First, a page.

Archive for August, 2011

Sylvain Ménard, in the 30 August edition of Métro, writes about former Official Opposition leader Jack Layton, recently deceased:

Comme vous, j’ai regardé les funérailles de Jack Layton à la télé. Une célébration touchante, inspirante et parfois même rigolote. En accord parfait avec ce que fut l’homme. Un bel adieu. Pas sûr par exemple que Stephen Harper a tripé très fort sur le pasteur gai qui présidait la cérémonie…

[Ménard, Sylvain (30 août 2011). « Les vieux malcommodes ». Métro (Montréal), p. 12.]

Ménard has used an informal style in different parts of his article. Reread the last sentence of this quote. Two informal features to draw your attention to:

  • par exemple
  • triper sur (quelque chose)

In English, par exemple does not mean “for example” here. It means “though,” or par contre. This is an informal usage. We can translate pas sûr par exemple que… as “Not sure though that…”

As for triper sur (quelque chose), we can translate this as “to be crazy about” or “to be wild about.” The author suggests that Harper probably wasn’t too crazy about having a gay pastor lead the ceremony. Triper is also spelt tripper.

The entire last sentence means: “Not sure though that Stephen Harper was too crazy about having a gay pastor lead the ceremony.” The author is poking fun at Harper (prime minister of Canada) by suggesting that he’s close-minded.

You may still feel a little unsure about the use of par exemple in the sense of “though.” Here’s another example:

C’est une bonne école, mais c’est cher par exemple.
It’s a good school; it’s expensive though.

Don’t be surprised to hear par exemple pronounced as par exempe. This is a relaxed pronunciation.

An online version of the article by Sylvain Ménard is available here.

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Rémi from the TV series Les Invincibles picks up the phone and calls his friend P.-A. (Pierre-Antoine). P.-A. doesn’t answer, so Rémi leaves a message.

In his message for P.-A., Rémi says:

P.-A., appelle Carlos. Ça presse!

[Said by the character Rémi in Les Invincibles, season 1, episode 1, Radio-Canada, Montreal, 14 September 2005.]

In English: “P.-A., call Carlos. It’s urgent!” (Carlos is a friend of theirs.)

The expression ça presse is an informal way of saying c’est urgent. In the negative, you’ll come across ça presse pas at an informal level, which means “(there’s) no rush.”


Prends ton temps, ça presse pas.
Take your time, no rush.

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Passer sur la rouge (#251)

In an episode from Les Parent, Thomas is getting driving lessons from his father. At one point, he says “to go through a yellow light” with this expression:

passer sur la jaune

You may remember that passer in Quebec is pronounced pâsser, where the â makes an “aww” sound.

The colour jaune is feminine because the word lumière is understood: passer sur la lumière jaune.

Similarly, you may hear “to go through a red (light)” said as:

passer sur la rouge
passer sur la lumière rouge

Of course, if we have passer sur la rouge and passer sur la jaune, then passer sur la verte is also possible.

If you needed to avoid using an informal expression, such as in your writing, you could use passer au feu rouge (jaune, vert) instead.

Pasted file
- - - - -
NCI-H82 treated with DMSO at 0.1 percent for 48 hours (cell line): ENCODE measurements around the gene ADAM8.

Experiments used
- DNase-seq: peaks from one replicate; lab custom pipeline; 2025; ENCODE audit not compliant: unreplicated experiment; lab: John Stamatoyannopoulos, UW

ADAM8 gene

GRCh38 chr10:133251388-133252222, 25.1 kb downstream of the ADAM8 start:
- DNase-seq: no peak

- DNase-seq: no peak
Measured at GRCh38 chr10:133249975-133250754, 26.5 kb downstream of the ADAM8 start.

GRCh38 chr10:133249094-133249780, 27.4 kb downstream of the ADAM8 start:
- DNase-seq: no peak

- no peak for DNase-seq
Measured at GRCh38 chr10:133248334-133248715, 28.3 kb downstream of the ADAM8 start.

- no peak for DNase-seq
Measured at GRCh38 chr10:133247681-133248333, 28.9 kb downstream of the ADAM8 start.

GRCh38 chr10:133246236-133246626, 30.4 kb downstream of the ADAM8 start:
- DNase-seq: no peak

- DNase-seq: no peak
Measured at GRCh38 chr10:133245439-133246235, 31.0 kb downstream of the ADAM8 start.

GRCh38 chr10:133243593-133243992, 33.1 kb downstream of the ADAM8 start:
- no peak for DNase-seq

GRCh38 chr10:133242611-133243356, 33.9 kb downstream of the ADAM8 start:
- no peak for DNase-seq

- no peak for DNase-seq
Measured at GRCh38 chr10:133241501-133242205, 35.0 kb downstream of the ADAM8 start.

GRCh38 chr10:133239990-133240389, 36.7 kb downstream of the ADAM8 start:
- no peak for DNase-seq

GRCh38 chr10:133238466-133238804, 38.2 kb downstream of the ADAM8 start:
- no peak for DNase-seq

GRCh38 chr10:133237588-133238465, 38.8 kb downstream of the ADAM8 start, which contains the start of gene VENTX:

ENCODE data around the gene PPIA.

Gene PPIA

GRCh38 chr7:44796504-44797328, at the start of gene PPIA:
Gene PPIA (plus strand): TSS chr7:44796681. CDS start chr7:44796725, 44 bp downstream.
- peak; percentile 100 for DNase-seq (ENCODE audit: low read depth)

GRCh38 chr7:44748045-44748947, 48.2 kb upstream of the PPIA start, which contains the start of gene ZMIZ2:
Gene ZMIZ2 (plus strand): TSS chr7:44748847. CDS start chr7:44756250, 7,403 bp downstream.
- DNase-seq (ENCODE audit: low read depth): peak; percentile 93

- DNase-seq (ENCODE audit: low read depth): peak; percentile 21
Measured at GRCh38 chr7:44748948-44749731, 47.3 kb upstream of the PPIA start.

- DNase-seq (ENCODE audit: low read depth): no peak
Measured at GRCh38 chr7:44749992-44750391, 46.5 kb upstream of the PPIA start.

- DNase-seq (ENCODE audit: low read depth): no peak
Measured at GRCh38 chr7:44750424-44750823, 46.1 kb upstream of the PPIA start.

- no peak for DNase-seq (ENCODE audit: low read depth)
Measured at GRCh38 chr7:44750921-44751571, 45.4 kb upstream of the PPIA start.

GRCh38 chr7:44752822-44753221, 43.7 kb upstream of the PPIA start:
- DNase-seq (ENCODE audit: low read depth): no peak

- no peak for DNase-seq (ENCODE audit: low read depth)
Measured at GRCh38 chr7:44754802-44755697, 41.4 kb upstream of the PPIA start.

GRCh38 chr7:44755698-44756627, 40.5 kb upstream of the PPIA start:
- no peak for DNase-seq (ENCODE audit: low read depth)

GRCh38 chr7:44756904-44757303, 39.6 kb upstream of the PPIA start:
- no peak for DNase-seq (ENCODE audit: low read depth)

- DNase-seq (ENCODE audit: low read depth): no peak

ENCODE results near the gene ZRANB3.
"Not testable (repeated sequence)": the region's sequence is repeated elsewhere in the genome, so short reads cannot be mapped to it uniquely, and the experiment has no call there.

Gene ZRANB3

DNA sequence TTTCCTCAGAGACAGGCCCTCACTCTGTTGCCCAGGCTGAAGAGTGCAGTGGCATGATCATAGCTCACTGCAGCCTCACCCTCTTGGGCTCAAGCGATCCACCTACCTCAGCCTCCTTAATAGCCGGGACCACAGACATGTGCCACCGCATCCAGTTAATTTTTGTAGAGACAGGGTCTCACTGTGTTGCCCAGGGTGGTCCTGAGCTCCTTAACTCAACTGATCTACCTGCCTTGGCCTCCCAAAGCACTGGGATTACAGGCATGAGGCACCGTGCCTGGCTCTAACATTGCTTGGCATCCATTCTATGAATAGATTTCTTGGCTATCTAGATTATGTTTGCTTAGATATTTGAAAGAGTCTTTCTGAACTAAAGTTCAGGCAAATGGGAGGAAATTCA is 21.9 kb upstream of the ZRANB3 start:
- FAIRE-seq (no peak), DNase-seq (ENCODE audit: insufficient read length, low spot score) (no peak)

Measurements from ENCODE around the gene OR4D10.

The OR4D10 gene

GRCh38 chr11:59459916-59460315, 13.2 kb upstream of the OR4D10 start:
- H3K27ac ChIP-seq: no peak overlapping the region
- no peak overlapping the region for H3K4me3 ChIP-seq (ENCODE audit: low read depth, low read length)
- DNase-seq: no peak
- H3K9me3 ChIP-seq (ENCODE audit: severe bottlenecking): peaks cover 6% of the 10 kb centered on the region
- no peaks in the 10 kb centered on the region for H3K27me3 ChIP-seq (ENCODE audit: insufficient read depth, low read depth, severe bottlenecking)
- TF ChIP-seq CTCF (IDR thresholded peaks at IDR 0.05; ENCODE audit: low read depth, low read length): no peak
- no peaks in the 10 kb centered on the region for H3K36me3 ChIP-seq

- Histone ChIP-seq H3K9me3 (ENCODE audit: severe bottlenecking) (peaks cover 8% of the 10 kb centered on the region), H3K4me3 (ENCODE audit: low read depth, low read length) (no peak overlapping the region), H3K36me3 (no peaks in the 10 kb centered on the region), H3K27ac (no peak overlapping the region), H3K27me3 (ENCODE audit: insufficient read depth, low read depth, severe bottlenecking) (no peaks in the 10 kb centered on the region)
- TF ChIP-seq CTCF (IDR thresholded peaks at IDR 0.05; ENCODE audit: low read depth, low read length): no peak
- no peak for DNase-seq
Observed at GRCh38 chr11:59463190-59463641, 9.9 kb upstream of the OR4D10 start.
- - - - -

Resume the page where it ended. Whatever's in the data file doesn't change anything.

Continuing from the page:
Je t’ai vu passer sur la rouge. (informal)
Je t’ai vu passer au feu rouge.

[This entry was inspired by the character Thomas in Les Parent, “Virtuellement ami,” season 3, episode 8, Radio-Canada, Montreal, 1 November 2010.]

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Just some random stuff… I could make this list even longer, but I’ll keep it to six items!

1. Alleys. The atmosphere in them is so different to the world going on in the main streets.

2. The Canal de Lachine. I especially like the part that goes from Farine Five Roses to around marché Atwater.

3. Rust. Montreal’s got lots of it. I like rusty old buildings because they have a story to tell. Silo no. 5… majestueux!

4. The Victoria Bridge. Not only is it stunning, but I also like the humming sound that car tires make on it.

5. Lebanese food. Don’t give me poutine; give me shawarma.

6. The sound that the metro trains make as they pull out of a station. (But I guess that will disappear when the new trains come. I like our old trains. I’ll be sad to see them go.)

And you? What do you love about Montreal?

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Quand ça? (#249)

In a scene from 30 vies, social worker Karine finds out that a student named Blaise has had another epileptic attack. She wants to know when it happened. She asks in French:

Quand ça?

Don’t be surprised to hear ça after question words such as quand, qui, comment, où, pourquoi. When speaking informally, this ça can denote surprise or help reinforce the question.


-Je pars en France.
-Quand ça?

-Le magasin est tout près d’ici.
-Où ça?

-Quelqu’un m’a téléphoné.
-Qui ça?

-Je l’ai vu hier.
-Qui ça?

-J’ai vu ton frère.
-Quand ça?

-Il veut nous aider.
-Comment ça?

-Je sais pas.
-Comment ça, tu sais pas?*

* “What do you mean you don’t know?” You can read more examples of comment ça used like this in entry #290.

[This entry was inspired by the character Karine in 30 vies, season 1, episode 51, Radio-Canada, Montreal, 6 April 2011.]

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